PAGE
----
Could kids' thumb-sucking, nail-biting offer benefits?

Story highlights

  • Children who suck their thumbs or bite their nails might have reduced risk of allergies
  • However, thumb-sucking and nail-biting still pose some health problems

(CNN)Thumb-sucking and nail-biting can cause health problems for kids and potential financial problems for parents paying for braces. Thumb-sucking can interfere with the alignment of children's teeth and nail-biting can increase the risk of spreading harmful germs from their fingers to their mouths.

Those two childhood habits, however, come with a surprising upside, according to a study published in the journal Pediatrics on Monday.
    Children who suck their thumbs or bite their nails may have a lower risk of developing allergies, said Bob Hancox, a co-author of the study and an associate professor at the University of Otago's Dunedin School of Medicine in New Zealand.
    "The study was done to test the hygiene hypothesis: the idea that reduced exposure to microbial organisms, in other words increased hygiene, is responsible for the rise in allergic diseases seen over recent decades," Hancox said. The hypothesis also has been described as including the use of antibiotics.
    "We didn't know what to expect," he said. "We had hypothesized that we would find a reduced risk of allergies in children with these habits, but really had no idea whether this would turn out to be true."
    Data from the U.S. Centers for Disease Control and Prevention show that food and skin allergies have increased among children in the United States in recent decades. The prevalence of food allergies jumped from about 3.4% in 1997 to about 5.4% now. The occurrence of skin allergies rose from 7.4% in 1997 to about 11.6% now.
    Allergies -- from asthma to hay fever -- are the sixth leading cause of chronic illness in the United States, and more than 50 million people nationwide suffer from allergies each year, according to the CDC.
    "Understanding why so many people have allergic disease is important," Hancox said.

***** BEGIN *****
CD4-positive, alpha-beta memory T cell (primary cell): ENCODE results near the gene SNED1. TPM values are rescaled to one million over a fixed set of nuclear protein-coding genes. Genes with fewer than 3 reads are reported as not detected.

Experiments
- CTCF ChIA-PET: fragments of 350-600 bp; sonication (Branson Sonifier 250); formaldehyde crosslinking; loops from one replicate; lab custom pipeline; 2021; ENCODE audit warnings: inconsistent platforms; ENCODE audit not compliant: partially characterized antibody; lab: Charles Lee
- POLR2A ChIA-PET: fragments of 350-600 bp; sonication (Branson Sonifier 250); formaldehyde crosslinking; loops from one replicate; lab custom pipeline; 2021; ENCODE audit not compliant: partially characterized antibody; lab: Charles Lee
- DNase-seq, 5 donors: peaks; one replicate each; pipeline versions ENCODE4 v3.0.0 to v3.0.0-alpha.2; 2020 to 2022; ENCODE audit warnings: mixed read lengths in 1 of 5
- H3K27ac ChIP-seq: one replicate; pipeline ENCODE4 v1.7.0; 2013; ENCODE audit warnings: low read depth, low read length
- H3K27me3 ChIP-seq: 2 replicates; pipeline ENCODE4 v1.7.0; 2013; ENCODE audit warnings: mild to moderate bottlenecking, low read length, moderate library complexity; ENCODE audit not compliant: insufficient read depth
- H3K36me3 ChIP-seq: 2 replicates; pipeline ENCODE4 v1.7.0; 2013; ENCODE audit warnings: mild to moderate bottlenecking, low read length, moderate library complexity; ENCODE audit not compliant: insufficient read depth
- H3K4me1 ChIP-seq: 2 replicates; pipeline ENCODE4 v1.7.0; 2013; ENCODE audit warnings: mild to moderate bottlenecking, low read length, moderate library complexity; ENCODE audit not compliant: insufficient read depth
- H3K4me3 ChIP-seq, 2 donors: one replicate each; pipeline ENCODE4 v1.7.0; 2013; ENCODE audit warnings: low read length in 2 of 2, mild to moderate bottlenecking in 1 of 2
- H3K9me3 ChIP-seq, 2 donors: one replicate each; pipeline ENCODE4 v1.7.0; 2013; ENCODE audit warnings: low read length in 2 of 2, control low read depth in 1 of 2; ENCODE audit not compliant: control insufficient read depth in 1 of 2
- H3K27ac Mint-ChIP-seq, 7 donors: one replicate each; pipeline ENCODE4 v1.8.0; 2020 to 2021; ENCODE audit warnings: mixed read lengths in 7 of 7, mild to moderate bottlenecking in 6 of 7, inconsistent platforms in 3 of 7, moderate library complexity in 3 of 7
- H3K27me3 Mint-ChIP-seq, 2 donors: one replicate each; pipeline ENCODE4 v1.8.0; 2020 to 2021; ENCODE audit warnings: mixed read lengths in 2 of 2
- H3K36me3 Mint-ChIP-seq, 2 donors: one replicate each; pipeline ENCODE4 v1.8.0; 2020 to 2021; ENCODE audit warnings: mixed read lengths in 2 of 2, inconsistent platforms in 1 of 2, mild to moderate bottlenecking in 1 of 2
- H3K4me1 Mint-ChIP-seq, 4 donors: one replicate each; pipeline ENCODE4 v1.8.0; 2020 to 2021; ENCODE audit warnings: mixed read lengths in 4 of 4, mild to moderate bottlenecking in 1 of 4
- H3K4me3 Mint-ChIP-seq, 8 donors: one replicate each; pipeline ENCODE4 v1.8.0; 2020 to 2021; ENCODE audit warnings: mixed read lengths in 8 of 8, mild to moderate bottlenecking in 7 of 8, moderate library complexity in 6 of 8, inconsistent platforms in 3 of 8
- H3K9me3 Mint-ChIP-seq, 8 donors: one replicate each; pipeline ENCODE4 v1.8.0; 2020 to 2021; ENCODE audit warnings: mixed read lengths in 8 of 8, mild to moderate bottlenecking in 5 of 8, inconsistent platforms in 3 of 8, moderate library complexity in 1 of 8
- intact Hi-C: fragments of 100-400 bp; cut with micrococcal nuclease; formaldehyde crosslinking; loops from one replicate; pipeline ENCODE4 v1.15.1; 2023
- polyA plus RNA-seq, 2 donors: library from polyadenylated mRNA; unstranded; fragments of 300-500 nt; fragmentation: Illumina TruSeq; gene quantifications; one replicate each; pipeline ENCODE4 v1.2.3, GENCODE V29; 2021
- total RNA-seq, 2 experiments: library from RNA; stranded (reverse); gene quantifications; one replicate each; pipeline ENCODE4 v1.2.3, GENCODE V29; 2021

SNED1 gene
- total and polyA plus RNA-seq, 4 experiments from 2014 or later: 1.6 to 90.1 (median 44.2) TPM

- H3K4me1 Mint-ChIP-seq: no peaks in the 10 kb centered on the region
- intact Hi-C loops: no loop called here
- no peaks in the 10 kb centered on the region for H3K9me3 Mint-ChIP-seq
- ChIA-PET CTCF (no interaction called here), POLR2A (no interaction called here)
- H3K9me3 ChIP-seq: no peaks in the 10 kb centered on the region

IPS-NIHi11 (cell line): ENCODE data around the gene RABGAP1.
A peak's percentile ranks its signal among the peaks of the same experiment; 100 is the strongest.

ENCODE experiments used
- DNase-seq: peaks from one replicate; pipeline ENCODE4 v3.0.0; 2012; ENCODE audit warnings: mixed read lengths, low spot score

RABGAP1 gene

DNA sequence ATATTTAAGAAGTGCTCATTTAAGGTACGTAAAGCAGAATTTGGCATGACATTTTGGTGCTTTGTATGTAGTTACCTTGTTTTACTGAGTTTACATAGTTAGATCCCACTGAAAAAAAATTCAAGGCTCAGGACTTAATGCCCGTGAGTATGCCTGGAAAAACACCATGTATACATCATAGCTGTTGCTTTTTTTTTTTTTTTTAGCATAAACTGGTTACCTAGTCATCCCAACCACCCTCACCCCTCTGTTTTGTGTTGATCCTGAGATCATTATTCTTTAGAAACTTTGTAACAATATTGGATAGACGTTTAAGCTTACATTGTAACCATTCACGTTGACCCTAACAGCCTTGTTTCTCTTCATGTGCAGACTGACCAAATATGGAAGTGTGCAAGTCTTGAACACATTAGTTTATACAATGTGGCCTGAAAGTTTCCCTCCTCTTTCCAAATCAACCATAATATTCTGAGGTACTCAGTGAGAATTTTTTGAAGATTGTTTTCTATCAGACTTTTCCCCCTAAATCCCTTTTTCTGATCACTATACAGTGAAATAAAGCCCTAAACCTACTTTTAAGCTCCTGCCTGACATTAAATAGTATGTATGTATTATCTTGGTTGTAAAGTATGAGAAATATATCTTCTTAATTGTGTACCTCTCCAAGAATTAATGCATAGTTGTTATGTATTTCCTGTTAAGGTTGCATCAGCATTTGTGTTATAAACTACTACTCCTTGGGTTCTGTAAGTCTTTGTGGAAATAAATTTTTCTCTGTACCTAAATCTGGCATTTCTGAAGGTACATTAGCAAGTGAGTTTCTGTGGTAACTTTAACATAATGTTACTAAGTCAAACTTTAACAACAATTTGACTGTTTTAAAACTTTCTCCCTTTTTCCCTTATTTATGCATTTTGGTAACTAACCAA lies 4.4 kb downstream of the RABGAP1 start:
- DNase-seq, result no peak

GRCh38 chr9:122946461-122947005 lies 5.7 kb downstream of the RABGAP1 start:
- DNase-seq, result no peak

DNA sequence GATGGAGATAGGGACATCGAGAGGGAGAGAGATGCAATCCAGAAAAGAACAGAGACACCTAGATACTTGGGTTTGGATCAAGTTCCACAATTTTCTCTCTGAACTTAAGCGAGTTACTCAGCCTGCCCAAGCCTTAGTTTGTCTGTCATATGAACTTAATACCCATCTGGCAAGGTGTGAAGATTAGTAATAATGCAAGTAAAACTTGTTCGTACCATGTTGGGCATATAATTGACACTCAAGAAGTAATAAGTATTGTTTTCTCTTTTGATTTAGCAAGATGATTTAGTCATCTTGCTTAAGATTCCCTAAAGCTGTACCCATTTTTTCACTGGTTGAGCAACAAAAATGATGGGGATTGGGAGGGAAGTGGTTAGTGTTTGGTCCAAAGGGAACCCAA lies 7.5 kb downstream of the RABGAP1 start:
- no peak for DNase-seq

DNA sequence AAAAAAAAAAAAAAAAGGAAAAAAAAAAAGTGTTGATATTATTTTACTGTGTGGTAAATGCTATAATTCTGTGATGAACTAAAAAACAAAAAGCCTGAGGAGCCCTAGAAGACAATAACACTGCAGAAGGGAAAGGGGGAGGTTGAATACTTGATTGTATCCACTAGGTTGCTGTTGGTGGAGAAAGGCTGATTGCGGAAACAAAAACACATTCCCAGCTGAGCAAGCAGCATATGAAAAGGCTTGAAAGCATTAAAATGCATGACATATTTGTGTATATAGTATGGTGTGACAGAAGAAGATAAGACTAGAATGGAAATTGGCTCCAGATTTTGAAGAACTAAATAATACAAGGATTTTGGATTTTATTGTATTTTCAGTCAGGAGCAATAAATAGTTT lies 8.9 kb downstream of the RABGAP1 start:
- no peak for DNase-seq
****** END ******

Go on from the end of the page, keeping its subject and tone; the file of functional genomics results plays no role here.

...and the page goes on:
For the new study, the habits and health of about 1,000 children born in New Zealand between 1972 and 1973 were tracked as they aged from about 5 to 32 years old.
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    When the children were 5, 7, 9 and 11, their parents were asked to complete questionnaires about their children's thumb-sucking and nail-biting habits. About 31% of the children were frequent thumb-suckers or nail-biters.
    Then, when the children were 13 years old, the researchers administered a skin-prick test to determine whether they had allergies. Another skin-prick test was repeated when the participants were 32.
    It turned out that children who were thumb-suckers, nail-biters or both had a 30% to 40% risk reduction in their chances of having allergies in childhood, which persisted in adulthood. No associations were found for nail-biting or thumb-sucking and asthma or hay fever.
    In theory, the findings suggest that thumb-sucking and nail-biting may lead to a more diverse variety of environmental bacteria and other microbes entering the body, possibly boosting defense against developing allergies. However, that was not really tested.
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    "How exactly exposure to microbes alters immune function in this way is not known," Hancox said. "But it is suggested that increasing microbial exposure influences the immune system to fighting infections rather than developing allergies."
    What do other experts think of the research?
    The data would be much stronger if they showed a consistent strong correlation between thumb-sucking or nail-biting and allergies as well as asthma, after controlling for other known factors which affect these diseases, noted Dr. Purna Kashyap, a gastroenterologist at the Mayo Clinic who was not involved in the study.
    "Overall, it is interesting but needs better data to support the conclusion," he said.